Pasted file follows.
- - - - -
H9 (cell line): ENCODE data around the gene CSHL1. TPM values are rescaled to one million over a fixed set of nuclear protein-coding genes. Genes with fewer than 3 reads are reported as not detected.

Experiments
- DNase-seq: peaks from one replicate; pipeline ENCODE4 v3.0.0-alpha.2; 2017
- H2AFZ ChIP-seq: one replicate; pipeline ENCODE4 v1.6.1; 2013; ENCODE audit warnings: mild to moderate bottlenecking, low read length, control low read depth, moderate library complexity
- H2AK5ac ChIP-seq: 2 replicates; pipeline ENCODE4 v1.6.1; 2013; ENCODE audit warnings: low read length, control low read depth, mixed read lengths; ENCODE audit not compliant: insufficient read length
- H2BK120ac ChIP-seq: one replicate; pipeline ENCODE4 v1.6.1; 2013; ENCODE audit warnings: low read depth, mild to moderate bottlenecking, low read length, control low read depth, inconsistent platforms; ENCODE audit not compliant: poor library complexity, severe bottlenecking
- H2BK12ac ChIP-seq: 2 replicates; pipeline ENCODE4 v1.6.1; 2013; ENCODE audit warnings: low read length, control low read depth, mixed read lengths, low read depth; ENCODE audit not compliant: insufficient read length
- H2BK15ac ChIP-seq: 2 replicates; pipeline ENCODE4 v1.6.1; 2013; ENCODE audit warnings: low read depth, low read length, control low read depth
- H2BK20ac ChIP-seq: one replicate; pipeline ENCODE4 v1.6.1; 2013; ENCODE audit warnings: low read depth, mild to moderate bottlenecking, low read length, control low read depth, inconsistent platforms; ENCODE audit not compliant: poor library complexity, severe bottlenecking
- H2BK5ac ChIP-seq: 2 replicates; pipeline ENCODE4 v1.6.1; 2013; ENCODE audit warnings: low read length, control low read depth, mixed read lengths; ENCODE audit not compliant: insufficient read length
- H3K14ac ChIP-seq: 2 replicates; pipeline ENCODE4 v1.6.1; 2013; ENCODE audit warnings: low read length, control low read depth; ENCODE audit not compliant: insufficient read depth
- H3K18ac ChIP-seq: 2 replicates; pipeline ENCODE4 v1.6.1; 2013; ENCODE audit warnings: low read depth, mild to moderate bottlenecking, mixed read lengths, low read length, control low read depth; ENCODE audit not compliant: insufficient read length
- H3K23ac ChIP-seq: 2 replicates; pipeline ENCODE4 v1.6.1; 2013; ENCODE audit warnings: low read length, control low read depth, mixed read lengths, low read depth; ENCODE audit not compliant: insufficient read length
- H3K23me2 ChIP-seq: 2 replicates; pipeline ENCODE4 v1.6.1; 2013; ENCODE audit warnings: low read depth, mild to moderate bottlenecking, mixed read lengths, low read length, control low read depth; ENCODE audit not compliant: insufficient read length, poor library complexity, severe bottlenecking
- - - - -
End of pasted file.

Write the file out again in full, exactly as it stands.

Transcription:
H9 (cell line): ENCODE data around the gene CSHL1. TPM values are rescaled to one million over a fixed set of nuclear protein-coding genes. Genes with fewer than 3 reads are reported as not detected.

Experiments
- DNase-seq: peaks from one replicate; pipeline ENCODE4 v3.0.0-alpha.2; 2017
- H2AFZ ChIP-seq: one replicate; pipeline ENCODE4 v1.6.1; 2013; ENCODE audit warnings: mild to moderate bottlenecking, low read length, control low read depth, moderate library complexity
- H2AK5ac ChIP-seq: 2 replicates; pipeline ENCODE4 v1.6.1; 2013; ENCODE audit warnings: low read length, control low read depth, mixed read lengths; ENCODE audit not compliant: insufficient read length
- H2BK120ac ChIP-seq: one replicate; pipeline ENCODE4 v1.6.1; 2013; ENCODE audit warnings: low read depth, mild to moderate bottlenecking, low read length, control low read depth, inconsistent platforms; ENCODE audit not compliant: poor library complexity, severe bottlenecking
- H2BK12ac ChIP-seq: 2 replicates; pipeline ENCODE4 v1.6.1; 2013; ENCODE audit warnings: low read length, control low read depth, mixed read lengths, low read depth; ENCODE audit not compliant: insufficient read length
- H2BK15ac ChIP-seq: 2 replicates; pipeline ENCODE4 v1.6.1; 2013; ENCODE audit warnings: low read depth, low read length, control low read depth
- H2BK20ac ChIP-seq: one replicate; pipeline ENCODE4 v1.6.1; 2013; ENCODE audit warnings: low read depth, mild to moderate bottlenecking, low read length, control low read depth, inconsistent platforms; ENCODE audit not compliant: poor library complexity, severe bottlenecking
- H2BK5ac ChIP-seq: 2 replicates; pipeline ENCODE4 v1.6.1; 2013; ENCODE audit warnings: low read length, control low read depth, mixed read lengths; ENCODE audit not compliant: insufficient read length
- H3K14ac ChIP-seq: 2 replicates; pipeline ENCODE4 v1.6.1; 2013; ENCODE audit warnings: low read length, control low read depth; ENCODE audit not compliant: insufficient read depth
- H3K18ac ChIP-seq: 2 replicates; pipeline ENCODE4 v1.6.1; 2013; ENCODE audit warnings: low read depth, mild to moderate bottlenecking, mixed read lengths, low read length, control low read depth; ENCODE audit not compliant: insufficient read length
- H3K23ac ChIP-seq: 2 replicates; pipeline ENCODE4 v1.6.1; 2013; ENCODE audit warnings: low read length, control low read depth, mixed read lengths, low read depth; ENCODE audit not compliant: insufficient read length
- H3K23me2 ChIP-seq: 2 replicates; pipeline ENCODE4 v1.6.1; 2013; ENCODE audit warnings: low read depth, mild to moderate bottlenecking, mixed read lengths, low read length, control low read depth; ENCODE audit not compliant: insufficient read length, poor library complexity, severe bottlenecking